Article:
Paul McBride reviews “Science and Human Origins” – SPOILER ALERT, it’s not great

Auckland University of Technology PhD candidate Paul McBride has admirably published a 6-part review of the Discovery Institute’s latest self-published book, Science and Human Origins, which I previously drew your attention to for – yes – trying to argue that the human race could have originated from a literal Adam and Eve. It’s well worth reading in its entirety, but for those without the time or the patience for bad science, the bottom line is:

I have been left wondering why the Discovery Institute, or intelligent design advocates in general, or biblical literalists feel a need to try and accommodate science when they have a belief in a supernatural entity capable of breaking natural laws. In the case of this book, it has left them needing to make all kinds of awkward criticisms of fields in which the authors clearly lack expertise. A lawyer is not the right guy to challenge the world’s palaeoanthropologists, nor the world’s geneticists. Certainly, he shouldn’t be trying to take them all on at once. It will end with him trying to smear the reputation of scientists rather than engaging with their ideas. Accusations that the entire field of palaeoanthropology is driven by personal disputes and that Francis Collins is a bad Christian are simply not compelling reading in a book that is putatively about scientific argument.


ID tries to straddle some in-between place, where it claims to disprove scientific consensus in a number of different fields, and then attributes the lack of a shifting consensus towards ID to bias and brainwashing. But, as this book amply demonstrates, the real problem is that ID fails to engage with much of the modern literature in those fields.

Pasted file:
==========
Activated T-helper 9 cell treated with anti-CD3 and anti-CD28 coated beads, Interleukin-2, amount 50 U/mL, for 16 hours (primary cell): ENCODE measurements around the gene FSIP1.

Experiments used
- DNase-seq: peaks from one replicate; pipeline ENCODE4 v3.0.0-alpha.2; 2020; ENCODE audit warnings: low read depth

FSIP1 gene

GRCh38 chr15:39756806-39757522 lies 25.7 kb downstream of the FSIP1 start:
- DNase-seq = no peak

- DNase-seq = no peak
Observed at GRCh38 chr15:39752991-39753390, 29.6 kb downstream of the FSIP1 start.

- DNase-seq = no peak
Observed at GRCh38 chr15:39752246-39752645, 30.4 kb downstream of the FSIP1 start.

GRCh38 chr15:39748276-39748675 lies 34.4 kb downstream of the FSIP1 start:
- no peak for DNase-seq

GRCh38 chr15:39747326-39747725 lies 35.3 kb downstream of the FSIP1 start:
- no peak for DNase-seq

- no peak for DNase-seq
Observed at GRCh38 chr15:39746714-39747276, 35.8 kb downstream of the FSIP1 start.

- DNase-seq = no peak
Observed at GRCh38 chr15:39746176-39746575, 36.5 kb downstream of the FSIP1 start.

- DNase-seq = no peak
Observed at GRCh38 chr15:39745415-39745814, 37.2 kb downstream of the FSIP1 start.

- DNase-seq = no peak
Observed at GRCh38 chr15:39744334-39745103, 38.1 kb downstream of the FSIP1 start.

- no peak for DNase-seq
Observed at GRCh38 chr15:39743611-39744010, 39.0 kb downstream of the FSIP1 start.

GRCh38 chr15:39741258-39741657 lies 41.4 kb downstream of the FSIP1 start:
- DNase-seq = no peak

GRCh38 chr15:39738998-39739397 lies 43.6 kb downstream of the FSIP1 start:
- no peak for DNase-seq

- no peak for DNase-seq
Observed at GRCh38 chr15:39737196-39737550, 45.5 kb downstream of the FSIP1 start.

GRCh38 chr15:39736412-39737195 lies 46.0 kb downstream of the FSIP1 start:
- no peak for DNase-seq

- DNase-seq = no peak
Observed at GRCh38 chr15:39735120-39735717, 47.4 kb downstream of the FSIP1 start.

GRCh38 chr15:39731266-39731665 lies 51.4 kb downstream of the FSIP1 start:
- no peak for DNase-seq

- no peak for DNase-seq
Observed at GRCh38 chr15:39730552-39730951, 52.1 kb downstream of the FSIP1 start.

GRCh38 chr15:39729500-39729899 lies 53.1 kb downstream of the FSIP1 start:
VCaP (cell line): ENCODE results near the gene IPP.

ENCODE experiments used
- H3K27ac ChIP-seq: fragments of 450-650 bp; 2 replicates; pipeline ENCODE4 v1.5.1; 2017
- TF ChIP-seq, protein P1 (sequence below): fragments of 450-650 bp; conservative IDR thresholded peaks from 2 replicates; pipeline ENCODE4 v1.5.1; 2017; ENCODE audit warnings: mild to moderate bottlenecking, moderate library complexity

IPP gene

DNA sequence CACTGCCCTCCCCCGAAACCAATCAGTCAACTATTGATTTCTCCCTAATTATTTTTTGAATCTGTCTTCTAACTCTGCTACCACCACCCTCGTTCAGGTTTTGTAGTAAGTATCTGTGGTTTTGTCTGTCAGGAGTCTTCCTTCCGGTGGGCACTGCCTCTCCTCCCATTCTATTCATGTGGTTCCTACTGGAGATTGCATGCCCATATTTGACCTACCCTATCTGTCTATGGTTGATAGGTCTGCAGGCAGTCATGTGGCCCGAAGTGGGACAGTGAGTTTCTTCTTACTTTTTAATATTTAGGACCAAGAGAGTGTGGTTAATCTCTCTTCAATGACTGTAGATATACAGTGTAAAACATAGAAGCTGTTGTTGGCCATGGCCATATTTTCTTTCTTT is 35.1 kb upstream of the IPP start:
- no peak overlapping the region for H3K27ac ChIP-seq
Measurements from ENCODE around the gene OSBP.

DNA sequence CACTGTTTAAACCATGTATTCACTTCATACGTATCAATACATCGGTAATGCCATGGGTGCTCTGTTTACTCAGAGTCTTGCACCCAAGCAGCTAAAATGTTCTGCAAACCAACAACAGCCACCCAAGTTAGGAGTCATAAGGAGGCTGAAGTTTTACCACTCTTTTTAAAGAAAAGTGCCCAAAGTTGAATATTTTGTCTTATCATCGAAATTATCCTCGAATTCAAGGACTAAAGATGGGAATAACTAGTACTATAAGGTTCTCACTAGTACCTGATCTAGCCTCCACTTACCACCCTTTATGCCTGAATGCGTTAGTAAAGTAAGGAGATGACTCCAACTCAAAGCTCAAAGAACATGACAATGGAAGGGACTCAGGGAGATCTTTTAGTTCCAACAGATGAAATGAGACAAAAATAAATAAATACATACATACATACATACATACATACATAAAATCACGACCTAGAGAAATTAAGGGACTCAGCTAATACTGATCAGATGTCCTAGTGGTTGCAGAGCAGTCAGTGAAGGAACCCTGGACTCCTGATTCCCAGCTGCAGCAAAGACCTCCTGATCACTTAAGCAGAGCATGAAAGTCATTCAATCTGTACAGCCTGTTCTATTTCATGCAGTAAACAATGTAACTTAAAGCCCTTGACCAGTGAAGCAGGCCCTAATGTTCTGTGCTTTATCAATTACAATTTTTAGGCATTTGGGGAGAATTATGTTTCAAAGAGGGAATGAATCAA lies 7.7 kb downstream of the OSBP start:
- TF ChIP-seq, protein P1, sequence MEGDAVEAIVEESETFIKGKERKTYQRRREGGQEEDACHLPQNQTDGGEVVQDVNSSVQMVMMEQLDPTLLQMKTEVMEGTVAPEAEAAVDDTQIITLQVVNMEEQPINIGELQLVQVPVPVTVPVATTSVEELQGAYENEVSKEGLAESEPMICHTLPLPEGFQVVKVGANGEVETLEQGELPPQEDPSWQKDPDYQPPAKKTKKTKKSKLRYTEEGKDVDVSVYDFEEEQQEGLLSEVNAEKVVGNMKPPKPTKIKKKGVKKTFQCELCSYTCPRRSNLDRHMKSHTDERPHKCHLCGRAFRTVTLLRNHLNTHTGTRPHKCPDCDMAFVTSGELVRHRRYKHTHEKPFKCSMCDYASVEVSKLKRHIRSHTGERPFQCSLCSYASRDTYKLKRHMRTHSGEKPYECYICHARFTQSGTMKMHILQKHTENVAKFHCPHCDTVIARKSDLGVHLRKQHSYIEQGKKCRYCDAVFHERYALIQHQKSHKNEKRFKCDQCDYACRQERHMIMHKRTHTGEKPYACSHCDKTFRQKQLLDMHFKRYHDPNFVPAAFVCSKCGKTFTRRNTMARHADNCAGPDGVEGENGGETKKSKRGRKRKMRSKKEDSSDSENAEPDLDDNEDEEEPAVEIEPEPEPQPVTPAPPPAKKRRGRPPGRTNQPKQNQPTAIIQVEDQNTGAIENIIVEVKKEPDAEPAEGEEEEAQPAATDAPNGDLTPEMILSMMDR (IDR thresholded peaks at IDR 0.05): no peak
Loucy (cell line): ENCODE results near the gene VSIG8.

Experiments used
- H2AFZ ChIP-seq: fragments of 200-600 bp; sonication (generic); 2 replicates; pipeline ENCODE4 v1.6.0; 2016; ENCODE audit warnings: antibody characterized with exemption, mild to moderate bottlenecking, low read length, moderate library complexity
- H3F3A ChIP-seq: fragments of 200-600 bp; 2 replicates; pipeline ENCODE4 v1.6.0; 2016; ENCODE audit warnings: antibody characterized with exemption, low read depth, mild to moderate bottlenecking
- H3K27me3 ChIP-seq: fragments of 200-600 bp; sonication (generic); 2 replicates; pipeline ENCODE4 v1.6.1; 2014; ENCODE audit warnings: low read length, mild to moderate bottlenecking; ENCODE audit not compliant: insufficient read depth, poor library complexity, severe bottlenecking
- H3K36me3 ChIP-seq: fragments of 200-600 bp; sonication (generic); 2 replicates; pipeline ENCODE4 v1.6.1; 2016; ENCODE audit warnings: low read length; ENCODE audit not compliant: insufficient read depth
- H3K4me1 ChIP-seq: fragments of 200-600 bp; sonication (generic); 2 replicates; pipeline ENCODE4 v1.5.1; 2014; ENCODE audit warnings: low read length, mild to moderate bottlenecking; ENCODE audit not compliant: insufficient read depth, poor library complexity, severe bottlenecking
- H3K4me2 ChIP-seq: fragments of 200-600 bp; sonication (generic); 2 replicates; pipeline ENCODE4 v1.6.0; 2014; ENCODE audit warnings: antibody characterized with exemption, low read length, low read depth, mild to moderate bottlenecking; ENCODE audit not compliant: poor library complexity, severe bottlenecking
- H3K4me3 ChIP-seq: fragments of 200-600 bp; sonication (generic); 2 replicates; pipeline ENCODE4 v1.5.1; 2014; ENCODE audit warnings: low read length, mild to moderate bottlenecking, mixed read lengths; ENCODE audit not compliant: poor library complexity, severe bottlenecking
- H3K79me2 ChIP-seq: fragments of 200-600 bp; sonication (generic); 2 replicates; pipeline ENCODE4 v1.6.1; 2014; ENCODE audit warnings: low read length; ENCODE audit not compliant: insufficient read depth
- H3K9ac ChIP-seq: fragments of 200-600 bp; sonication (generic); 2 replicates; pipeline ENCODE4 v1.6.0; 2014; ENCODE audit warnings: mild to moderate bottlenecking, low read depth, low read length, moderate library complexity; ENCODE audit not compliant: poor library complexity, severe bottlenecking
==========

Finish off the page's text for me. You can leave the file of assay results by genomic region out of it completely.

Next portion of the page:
This book also demonstrates ID’s difficulty with separating itself from Christianity in practice. The introduction, and four of the five chapters are framed in a Christian context. Concern over how Christian beliefs have been impacted by science, and the role of Christians who accept mainstream science are at the fore. Even issues like stem-cell research appear, given no context. The thrust of the whole book is to claim human exceptionalism, disprove our common descent with apes, and search for a real-life Adam and Eve. None of this is part of a secular programme to genuinely investigate the world. This is particularly clear because the authors are happy to create doubt about what they call Darwinism, rather than create positive cases for an alternative to it. This is an obvious echo of the Wedge Strategy on which the Discovery Institute was founded. 

Science and Human Origins has to be described first and foremost as being anti-evolution rather than pro-intelligent-design, or pro-science. If it offers solace to those seeking evidence against evolution for their faith, the solace should be as incomplete as the arguments made in the book.

So no real surprises there. The Discovery Institute is yet to publish – in a book, paper or otherwise – a sufficiently positive account of intelligent design, and while this book was never really held up as doing specifically that, it quite clearly falls back on the old, related argumentative strategy of trying to randomly punch as many holes in the mainstream account of evolutionary biology as possible, without pulling back and showing how the supposed flaws they expose support their own alternative, ID-based view.

The functionality of junk DNA, the inability of selection to produce new protein functions and the lack of a complete fossil record of recent ancestors of Homo sapiens – all things claimed in Science and Human Origins – do nothing to support the version of ID that the Discovery Institute explicitly puts forward, and until they realise this, they won’t be able to take even the first few steps towards true scientific legitimacy. Plus, as Paul notes, the scientific literature they claim to have engaged with in order to support these anti-evolutionary arguments is nowhere nearly done justice, which just adds another layer of hopelessness to the whole situation.

This reminds me, I need to get my Signature in the Cell review done soon, or a DI fellow will yell at me on the Internet again…

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